• No Party Given: The government of the day is not specified (and the dialogue over the opening credits includes soundbites from the two major sides of politics in Australia. That said, it's likely based on inference that the Government is the same as the real Australian government, which has been the conservative (but confusingly named for people outside Australia), Liberal-National Coalition. The best evidence being that that the other major party, Labor, would have jumped at the policy restructure that Bert proposed, while the Coalition would have been ideologically opposed to it.
  • Obstructive Bureaucrat: While bureaucracy is just one of the many barriers to actually getting anything done for the NBA, HR in particular is presented as being in a league of their own. If you want to hire someone, fire someone or promote someone you can guarantee they'll have a lengthy process to follow (which won't work). "Smart Cities" had Tony attempt to get Nat promoted acknowledging the great work she did and that she deserved it. HR then stepped in and required her to complete a lengthy evaluation to prove she was qualified. Of course, they couldn't accept Tony as her boss saying that she should be promoted because there was no paperwork on it. In the end, after looking through all the paperwork, HR decide to demote her.
    • Tony becomes this to defeat the National ID Card proposal that his advice has been completely ignored on. As it rapidly turns from a proposal to a work in progress, at the final meeting before they go public, Tony, having been the designated whipping boy for the inevitable backlash decides the only way to shut it down is for him to agree to the policy, but on the condition that it has a public trial first. In Canberra. That all the members of parliament are on, where every meeting, taxpayer funded perk is immediately put down onto the card for the country to see. It is killed stone dead immediately.
  • Oh Wait, This Is My Grocery List: In "Clause for Concern", Tony and Jim end up drafting an amendment to a contract on the back of a piece of cardboard given to them by a homeless person (It Makes Sense in Context). The next day, Jim brings the cardboard back to Tony for him to check. He starts reading "I am down on my luck and homeless..." before realising and turning the cardboard over.
  • Only Sane Man/Surrounded by Idiots: Tony and Nat.
  • Overly Narrow Superlative: In "Mission Creeps", Scott announces the the pilot for the NBA's new podcast had debuted at no. 4. In the public infrastructure category.
  • Phoney Call: Tony does this in "Smart Cities"; pretending to take an important call in order to ditch Brian the security guard who is insisting on reading him a lot of unhelpful Tweets.
  • Plagiarism in Fiction: "Working With Children" has a 15 year old work experience school boy write a document reviewing the "blockchain" to keep him busy. The finished review is accidentally collated formally and sent to Jim, who then takes it to the Minister responsible for the NBA, who presents it to the Government Cabinet and by the end of the episode the boy is being taken to Canberra as a VIP to see the Prime Minister so that the PM can do a presentation at an Association of Southeast Asian Nations conference in Singapore on the topic, as they all keep trying to call it a "hypothetical review".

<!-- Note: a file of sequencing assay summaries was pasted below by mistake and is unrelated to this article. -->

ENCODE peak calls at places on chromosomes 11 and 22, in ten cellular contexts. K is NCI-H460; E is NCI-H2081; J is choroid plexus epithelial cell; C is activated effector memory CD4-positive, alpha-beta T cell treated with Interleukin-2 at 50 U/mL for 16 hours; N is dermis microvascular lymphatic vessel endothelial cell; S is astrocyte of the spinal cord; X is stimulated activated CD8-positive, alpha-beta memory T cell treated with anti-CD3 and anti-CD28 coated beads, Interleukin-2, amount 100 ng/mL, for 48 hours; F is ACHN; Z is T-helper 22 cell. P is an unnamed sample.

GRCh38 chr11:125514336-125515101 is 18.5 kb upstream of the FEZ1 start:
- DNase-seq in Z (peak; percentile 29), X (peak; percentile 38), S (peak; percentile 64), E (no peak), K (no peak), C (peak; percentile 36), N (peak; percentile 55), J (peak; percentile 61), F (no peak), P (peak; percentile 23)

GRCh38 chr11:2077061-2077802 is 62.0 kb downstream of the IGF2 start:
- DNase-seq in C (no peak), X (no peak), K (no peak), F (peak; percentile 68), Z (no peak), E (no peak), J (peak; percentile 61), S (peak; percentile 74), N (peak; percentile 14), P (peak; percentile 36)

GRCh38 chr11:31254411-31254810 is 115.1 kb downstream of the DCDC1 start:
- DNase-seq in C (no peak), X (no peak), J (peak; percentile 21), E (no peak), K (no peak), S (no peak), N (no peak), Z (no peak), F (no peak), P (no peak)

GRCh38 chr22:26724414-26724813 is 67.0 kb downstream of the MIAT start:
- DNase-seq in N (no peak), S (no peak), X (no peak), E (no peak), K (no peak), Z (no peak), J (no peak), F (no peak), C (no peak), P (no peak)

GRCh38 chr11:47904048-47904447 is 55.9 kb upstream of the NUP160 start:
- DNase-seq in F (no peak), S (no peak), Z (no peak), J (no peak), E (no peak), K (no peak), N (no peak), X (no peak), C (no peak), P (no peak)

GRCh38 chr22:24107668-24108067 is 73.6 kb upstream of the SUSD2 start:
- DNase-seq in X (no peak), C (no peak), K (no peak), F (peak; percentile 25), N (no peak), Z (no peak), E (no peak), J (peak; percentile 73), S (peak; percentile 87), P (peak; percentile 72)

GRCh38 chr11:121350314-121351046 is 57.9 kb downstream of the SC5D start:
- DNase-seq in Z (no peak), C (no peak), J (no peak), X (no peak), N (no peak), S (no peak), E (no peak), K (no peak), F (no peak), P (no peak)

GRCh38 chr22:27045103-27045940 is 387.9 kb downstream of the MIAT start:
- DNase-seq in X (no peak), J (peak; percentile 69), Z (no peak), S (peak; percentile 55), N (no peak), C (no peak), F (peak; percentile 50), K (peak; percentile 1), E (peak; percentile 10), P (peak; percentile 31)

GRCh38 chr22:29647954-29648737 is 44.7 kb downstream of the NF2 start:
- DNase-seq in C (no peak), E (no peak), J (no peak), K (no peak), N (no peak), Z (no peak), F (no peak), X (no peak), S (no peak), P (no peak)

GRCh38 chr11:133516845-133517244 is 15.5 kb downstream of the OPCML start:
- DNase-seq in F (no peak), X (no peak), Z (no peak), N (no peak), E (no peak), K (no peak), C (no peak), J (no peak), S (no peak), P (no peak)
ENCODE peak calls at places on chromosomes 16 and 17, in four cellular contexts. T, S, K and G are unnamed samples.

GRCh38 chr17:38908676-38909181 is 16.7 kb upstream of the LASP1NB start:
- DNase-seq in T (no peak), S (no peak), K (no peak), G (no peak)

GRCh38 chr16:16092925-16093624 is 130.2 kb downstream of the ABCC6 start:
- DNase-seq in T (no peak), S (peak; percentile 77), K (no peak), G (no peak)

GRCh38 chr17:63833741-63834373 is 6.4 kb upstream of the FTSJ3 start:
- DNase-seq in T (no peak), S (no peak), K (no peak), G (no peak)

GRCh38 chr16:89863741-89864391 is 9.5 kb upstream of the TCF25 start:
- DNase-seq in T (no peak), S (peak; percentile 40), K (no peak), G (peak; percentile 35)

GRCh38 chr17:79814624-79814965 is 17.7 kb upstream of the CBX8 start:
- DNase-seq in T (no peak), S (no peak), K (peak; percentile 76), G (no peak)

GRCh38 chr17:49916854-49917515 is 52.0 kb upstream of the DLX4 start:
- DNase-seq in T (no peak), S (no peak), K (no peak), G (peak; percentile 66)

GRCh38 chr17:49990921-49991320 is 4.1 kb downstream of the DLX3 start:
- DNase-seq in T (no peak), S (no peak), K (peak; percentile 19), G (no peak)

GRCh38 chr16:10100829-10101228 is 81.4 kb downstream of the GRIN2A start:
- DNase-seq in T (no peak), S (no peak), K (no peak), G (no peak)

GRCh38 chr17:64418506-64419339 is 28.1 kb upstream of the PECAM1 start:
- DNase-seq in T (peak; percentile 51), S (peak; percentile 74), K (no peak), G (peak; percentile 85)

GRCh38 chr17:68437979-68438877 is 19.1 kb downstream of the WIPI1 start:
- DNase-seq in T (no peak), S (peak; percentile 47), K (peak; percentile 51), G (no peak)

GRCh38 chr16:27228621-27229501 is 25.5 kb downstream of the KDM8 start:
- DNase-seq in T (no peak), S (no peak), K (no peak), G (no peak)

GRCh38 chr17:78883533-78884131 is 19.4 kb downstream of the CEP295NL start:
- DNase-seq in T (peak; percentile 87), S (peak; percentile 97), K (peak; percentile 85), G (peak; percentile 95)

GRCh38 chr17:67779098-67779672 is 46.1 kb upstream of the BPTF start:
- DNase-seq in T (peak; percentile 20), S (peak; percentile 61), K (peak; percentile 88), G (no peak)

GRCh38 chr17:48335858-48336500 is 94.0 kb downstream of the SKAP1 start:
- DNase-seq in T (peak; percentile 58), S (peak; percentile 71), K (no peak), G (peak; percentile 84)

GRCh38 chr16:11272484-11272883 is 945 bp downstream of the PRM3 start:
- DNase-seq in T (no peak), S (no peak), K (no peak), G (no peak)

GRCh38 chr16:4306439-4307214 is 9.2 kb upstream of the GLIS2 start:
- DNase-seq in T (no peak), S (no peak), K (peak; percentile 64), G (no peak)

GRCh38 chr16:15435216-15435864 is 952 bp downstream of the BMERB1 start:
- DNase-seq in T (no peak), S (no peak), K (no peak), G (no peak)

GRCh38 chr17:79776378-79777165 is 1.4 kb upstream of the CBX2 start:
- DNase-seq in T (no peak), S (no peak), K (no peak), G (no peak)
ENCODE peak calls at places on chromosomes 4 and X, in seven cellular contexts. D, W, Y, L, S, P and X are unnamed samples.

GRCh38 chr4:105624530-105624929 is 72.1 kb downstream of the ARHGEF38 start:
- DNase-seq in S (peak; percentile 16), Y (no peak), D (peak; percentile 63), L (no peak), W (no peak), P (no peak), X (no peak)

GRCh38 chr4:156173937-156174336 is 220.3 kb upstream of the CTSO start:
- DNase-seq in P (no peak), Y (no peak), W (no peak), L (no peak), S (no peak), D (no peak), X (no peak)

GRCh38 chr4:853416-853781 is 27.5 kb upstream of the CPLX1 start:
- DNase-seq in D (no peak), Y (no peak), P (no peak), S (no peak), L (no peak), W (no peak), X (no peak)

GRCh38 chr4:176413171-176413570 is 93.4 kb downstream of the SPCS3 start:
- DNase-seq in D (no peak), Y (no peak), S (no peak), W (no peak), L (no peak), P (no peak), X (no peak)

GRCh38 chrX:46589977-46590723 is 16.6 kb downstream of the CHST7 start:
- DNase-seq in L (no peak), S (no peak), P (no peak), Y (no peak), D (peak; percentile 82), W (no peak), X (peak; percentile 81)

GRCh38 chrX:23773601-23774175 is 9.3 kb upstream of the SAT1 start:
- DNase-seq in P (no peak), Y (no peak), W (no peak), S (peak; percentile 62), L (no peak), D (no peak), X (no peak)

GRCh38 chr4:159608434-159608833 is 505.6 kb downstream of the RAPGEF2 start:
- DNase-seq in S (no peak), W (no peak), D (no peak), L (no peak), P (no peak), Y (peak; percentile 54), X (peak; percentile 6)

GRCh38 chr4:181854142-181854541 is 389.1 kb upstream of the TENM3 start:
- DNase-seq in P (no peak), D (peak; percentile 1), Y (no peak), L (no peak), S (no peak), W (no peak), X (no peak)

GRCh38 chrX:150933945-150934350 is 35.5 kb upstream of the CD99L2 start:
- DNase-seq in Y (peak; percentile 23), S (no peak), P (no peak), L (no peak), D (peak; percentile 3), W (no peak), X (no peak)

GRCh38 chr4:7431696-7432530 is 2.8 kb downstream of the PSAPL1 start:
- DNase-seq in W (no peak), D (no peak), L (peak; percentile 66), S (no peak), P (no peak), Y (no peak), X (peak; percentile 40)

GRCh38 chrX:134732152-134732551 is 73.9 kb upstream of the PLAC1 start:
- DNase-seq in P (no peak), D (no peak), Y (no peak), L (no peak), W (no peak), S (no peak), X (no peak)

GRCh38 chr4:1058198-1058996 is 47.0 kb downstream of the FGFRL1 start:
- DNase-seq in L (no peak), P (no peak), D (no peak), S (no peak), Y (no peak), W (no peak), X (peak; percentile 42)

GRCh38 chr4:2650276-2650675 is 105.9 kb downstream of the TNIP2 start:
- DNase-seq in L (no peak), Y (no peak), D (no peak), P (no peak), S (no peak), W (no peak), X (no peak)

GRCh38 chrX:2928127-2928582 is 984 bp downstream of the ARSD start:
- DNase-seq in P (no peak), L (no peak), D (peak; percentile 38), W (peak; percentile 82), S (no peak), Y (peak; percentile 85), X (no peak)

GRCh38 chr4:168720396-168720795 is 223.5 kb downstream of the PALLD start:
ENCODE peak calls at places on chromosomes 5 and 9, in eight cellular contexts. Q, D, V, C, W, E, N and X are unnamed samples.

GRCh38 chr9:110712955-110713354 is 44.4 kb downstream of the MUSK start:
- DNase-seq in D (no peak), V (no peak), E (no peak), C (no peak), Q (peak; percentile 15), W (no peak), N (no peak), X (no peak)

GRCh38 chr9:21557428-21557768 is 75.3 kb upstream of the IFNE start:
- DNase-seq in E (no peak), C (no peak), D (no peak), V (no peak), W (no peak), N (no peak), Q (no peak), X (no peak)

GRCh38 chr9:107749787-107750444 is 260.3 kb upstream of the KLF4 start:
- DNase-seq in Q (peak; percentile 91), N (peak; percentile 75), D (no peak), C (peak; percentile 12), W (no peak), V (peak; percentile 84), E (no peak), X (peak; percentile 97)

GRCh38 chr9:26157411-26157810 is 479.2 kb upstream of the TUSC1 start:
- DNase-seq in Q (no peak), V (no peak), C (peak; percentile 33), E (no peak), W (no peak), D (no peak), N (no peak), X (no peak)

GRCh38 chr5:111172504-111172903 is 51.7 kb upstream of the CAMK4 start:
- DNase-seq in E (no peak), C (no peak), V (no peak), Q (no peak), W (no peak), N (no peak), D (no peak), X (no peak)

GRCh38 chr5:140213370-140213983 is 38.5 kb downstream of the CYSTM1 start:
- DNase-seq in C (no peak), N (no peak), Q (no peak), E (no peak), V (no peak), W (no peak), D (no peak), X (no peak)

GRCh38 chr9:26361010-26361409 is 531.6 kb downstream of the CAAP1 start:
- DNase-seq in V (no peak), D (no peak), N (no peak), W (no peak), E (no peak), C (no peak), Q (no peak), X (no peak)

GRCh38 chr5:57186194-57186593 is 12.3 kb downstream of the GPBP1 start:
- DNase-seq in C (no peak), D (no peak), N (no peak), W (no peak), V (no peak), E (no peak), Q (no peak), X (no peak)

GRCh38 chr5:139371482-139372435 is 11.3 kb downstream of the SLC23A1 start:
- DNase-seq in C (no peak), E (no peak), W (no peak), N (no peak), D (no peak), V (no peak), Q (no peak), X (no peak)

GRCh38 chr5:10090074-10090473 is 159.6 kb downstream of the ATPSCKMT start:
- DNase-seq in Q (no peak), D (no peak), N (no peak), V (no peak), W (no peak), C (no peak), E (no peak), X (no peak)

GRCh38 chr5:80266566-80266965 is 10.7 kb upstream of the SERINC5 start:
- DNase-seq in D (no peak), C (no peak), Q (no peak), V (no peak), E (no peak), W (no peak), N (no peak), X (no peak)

• Pointless Civic Project: Utopia is basically Pointless Civic Project : The Sitcom.
  • Political Overcorrectness: Parodied in "Blue Sky Thinking" when before they could start work on a new council development Nat needed sign off on a 3D mock up on what it would look like (not the exact plans, just a conceptual interpretation of the layout). She then kept having to change it because different government departments got involved and noticed things like that the generic library template didn't have a wheelchair ramp or all of the generic fake people were white men (one of which even gets a complaint that "he doesn't look like a parent").
    • Also, in "Snouts In The Trough" when Only Sane Woman Nat is charmed by sweet old man Bert offering to make her a cuppanote  and get her a bickienote  and calling her "love", the first thing Nat is asked is if she wants to report him to HR.
  • Poor Communication Kills: In "Arts and Minds", Tony visits a primary school, asks them to suggest ideas for what the NBA could focus on, then tries to get them to think about prioritising them. He ends up with fanciful suggestions such as an Australian space program or a bridge connecting Victoria and Tasmania. The list ends up in Katie's hands, who misunderstands the word "Priority" and ends up copying and distributing it to the whole office and to Jim - who loves the idea of a space program and refuses to let Tony explain what happened. The list ends up earning widespread criticism for the NBA, with one commentator stating that it looks like the work of a bunch of hyperactive primary schoolers.
  • Reading the Stage Directions Out Loud: In "The Ghost of Christmas Future", the Minister is rehearsing a speech and talks about the new plan for busting traffic congestion and what it will mean for "insert city name here".
    Stage manager: Brisbane, minister.
  • Room Shuffle: If Tony really doesn't want to sit through a meeting with some other department, he tells Katie to come by in five minutes and make up an excuse to get him out. She generally screws it up.
  • Running Gag: People calling the NBA, "Nation Building Australia," as opposed to the Nation Building Authority. It even happens in their promotional DVD.
    • And the actual staff who work there.
    • After a Cabinet Reshuffle in season 2 it is renamed.
  • Sarcastic Title: The show is about the Nation Building Authority, a government agency charged with infrastructure projects intended to create a better Australia. Needless to say, the results are nowhere near a utopia.
  • Satire.... kind of.
  • The Scapegoat: In 'The Blame Game", Jim and Rhonda repeatedly try to spin things to blame the NBA for a failed project even when presented with documented evidence that Tony had argued against it at every stage.
  • Screw This, I'm Outta Here!: Tony pulls out his resignation letter twice during "Then We Can Build It" after getting fed up with Jim pushing yet another white elephant on the office instead of something the Tasmanians they consulted actually asked for. He doesn't go through with it, though.
    • He does eventually appear to be preparing to leave, winding down his responsibilities and handing many of them off to Nat.
  • "Shaggy Dog" Story: Several episodes, but "Protected Species" most obviously.